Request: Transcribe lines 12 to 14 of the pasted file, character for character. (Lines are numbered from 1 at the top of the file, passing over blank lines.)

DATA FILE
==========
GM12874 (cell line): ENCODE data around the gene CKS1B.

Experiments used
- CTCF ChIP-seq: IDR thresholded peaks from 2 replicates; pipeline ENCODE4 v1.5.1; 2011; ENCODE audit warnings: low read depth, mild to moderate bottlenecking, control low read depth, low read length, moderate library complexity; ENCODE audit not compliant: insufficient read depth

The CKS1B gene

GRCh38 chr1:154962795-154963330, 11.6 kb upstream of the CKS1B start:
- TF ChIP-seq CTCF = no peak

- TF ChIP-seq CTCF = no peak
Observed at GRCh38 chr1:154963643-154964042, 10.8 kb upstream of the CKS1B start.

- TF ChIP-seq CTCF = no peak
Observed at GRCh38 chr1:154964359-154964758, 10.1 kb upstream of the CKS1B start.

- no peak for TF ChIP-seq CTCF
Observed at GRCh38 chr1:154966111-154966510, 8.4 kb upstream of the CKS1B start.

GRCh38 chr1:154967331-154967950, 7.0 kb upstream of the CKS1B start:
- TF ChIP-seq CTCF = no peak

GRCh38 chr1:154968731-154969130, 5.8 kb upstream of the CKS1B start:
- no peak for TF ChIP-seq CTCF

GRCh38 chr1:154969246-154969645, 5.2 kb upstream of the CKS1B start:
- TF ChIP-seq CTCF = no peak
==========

Observed at GRCh38 chr1:154966111-154966510, 8.4 kb upstream of the CKS1B start.

GRCh38 chr1:154967331-154967950, 7.0 kb upstream of the CKS1B start:
- TF ChIP-seq CTCF = no peak